I have a scenario of six switches (C2960S, Version 12.2) running out of PVST instances so a transition to MST is inevitable. Seeing how small scale the setup is, I assume I could shut a few links to ensure there are no loops, turn off spanning-tree and then configure MST.

Once done I should be able 'no shut' the shutted links. Am I right in it being this straight forward, or are there any caveats with my approach?

switch topology

UPDATE 1: I did convert the root bridge, after shutting enough links to not have a ring/loop, to mst using the following configuration:

#spanning-tree mst configuration
#name data
#revision 10
#instance 1 vlan 1-1024
#spanning-tree mode mst

After this I lost connection between the root bridge and a neighbor switch. The state of the port was BKN. I proceeded to check all trunks native vlans, but couldn't find a mismatch. I quickly reverted and here I am, with not much more information.

UPDATED QUESTION 1: Given the simple topology, if I disable enough links to prevent the ring and thus loops, could I not disable stp altogether and then set up mst on a switch at a time?

  • do you care how long the outages are during the pvst to mst transition? Commented Oct 26, 2013 at 20:11
  • 2
    How are you running out of 'instances' how many vlans are we talking about here?
    – fredpbaker
    Commented Oct 27, 2013 at 21:56
  • @fredpbaker, keep in mind that with PVST you have one spanning-tree instance per VLAN per port carrying the VLAN. So a 48 port switch with one VLAN is already using 48 instances. Throw in a couple trunk/tagged ports and just over 40 VLANs (few with more trunk/tagged ports) and you can easily exceed the 128 instance limit of a 2960S.
    – YLearn
    Commented Nov 14, 2013 at 1:04
  • BKN indicates a configuration error, and MSTP is preventing things from going haywire by going into this state. We need to see your configurations to assist further... also see the NE question checklist Commented Jan 4, 2014 at 12:14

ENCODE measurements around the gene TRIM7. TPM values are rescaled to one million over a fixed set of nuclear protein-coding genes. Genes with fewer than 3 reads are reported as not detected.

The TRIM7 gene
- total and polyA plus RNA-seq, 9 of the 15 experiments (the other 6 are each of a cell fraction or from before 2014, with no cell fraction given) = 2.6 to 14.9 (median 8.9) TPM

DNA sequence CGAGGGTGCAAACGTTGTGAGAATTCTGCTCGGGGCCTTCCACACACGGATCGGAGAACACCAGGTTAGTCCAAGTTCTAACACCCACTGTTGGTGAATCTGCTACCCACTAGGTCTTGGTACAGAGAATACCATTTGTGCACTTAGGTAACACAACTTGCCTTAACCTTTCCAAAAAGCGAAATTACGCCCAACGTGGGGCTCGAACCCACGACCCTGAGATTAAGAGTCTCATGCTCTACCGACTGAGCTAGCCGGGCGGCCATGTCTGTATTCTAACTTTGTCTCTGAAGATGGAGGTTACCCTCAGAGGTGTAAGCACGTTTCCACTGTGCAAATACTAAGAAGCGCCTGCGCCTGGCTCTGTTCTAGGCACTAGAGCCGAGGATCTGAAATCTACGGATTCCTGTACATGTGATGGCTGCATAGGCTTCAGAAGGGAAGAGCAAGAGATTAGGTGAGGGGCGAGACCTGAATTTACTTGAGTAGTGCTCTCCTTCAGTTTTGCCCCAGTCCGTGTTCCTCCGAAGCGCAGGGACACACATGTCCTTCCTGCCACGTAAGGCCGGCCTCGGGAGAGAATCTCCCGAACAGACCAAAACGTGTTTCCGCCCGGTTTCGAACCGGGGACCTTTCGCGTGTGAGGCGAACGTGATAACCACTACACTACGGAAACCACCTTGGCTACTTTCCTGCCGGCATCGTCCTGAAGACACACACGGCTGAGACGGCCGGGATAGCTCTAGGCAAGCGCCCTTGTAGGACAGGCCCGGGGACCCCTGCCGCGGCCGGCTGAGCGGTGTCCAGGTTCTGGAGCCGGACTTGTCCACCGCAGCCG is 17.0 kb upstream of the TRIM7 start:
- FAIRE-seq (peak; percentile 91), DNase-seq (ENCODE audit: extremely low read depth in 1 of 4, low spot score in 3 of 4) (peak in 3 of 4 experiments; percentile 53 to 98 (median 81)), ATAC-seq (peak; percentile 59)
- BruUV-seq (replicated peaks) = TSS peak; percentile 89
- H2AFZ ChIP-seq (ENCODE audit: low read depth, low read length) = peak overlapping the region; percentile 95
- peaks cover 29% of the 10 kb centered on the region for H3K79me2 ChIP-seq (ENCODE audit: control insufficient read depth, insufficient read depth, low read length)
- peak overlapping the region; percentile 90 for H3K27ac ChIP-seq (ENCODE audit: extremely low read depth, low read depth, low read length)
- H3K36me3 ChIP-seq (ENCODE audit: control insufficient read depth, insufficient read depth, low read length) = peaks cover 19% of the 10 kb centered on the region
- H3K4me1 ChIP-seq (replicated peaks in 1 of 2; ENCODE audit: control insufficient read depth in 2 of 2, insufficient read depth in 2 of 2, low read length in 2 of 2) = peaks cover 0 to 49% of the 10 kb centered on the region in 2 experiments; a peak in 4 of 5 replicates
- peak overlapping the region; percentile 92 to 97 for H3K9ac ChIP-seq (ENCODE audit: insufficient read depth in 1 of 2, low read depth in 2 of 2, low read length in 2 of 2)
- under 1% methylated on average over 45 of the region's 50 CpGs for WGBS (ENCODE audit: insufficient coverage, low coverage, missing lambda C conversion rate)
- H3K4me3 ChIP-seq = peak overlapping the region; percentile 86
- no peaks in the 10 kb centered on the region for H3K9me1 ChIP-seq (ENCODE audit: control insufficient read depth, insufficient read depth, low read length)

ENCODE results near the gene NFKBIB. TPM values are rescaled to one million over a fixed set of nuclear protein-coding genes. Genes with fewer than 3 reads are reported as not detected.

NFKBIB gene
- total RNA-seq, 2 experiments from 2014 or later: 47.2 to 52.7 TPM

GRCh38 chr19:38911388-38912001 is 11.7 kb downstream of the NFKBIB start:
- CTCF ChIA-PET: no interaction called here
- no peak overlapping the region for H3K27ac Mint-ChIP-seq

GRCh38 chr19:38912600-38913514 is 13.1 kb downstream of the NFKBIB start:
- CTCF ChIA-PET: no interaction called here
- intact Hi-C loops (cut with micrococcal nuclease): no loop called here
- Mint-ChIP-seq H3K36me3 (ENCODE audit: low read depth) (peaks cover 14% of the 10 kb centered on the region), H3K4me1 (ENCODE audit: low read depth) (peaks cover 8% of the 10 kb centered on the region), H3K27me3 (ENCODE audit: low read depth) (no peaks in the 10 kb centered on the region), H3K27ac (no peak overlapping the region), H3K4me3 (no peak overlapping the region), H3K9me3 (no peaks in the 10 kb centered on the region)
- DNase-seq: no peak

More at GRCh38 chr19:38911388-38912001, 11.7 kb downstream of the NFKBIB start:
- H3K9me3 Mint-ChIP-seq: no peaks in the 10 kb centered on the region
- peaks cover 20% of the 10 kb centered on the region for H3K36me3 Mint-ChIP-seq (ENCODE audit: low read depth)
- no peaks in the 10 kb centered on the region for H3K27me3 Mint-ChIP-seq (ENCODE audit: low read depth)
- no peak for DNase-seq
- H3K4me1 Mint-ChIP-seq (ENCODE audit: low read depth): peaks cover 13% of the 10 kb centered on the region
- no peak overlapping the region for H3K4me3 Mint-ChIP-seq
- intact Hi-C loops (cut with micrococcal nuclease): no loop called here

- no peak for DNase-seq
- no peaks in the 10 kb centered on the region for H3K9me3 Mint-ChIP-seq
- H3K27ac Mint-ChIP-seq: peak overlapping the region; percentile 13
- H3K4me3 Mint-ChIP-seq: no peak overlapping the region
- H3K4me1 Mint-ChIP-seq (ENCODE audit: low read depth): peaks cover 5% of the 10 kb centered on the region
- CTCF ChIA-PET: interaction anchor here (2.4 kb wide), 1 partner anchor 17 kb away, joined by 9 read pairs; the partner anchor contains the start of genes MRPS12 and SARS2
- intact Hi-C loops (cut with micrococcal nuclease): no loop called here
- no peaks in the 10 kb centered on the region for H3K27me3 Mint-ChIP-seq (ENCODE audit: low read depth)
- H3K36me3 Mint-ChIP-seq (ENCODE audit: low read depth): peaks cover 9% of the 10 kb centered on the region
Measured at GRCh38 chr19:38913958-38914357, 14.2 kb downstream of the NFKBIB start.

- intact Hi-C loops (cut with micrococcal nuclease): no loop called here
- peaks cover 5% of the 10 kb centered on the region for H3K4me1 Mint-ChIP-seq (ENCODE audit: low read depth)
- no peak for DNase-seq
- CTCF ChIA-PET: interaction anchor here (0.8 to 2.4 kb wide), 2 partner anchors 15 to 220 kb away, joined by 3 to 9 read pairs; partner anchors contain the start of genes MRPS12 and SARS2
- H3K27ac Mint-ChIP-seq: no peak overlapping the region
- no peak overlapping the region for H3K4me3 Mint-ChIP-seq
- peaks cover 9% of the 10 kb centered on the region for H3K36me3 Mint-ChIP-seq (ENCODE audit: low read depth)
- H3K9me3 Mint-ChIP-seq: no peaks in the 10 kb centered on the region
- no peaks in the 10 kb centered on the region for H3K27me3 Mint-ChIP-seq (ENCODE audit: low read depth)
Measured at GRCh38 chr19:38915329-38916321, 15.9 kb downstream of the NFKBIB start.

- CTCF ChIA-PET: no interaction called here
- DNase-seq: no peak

• Did any answer help you? if so, you should accept the answer so that the question doesn't keep popping up forever, looking for an answer. Alternatively, you could provide and accept your own answer.
    – Ron Maupin
    Commented Aug 8, 2017 at 15:53

1 Answer 1


I recently went through a similar migration that eradicated proprietary protocols (i.e., PVST+, HSRP, etc.); our transition was focused on posturing us for a 'vendor neutral' network. Since you're running Cisco devices, you're likely running PVST+.

Cisco covers this in more detail, but the crux of it is fairly simple: establish a hierarchy and, contrary to what common sense would tell you, start from the core and move outward.

Set your priorities in a manner that cascades down. Base this hierarchy on what is closest to a central node. All nodes participating in this STP setup should be on a common structure, so for simplicities sake, manually set one root bridge with the spanning-tree vlan xx,xx root primary.

Once you're ready for the migration to begin, start with the core. The reason for this is because MST is backwards compatible with PVST, not the other way around. A PVST core won't be able to communicate with BPDUs from MST nodes; those trunk links will drop. If everything is going right, you'll see a small drop while the new STP protocol comes online and figures out the current lay of the land.

Then just trickle these protocol changes down all the way to your furthest nodes.

End-users might not even notice the small blip while MST elects a root bridge.

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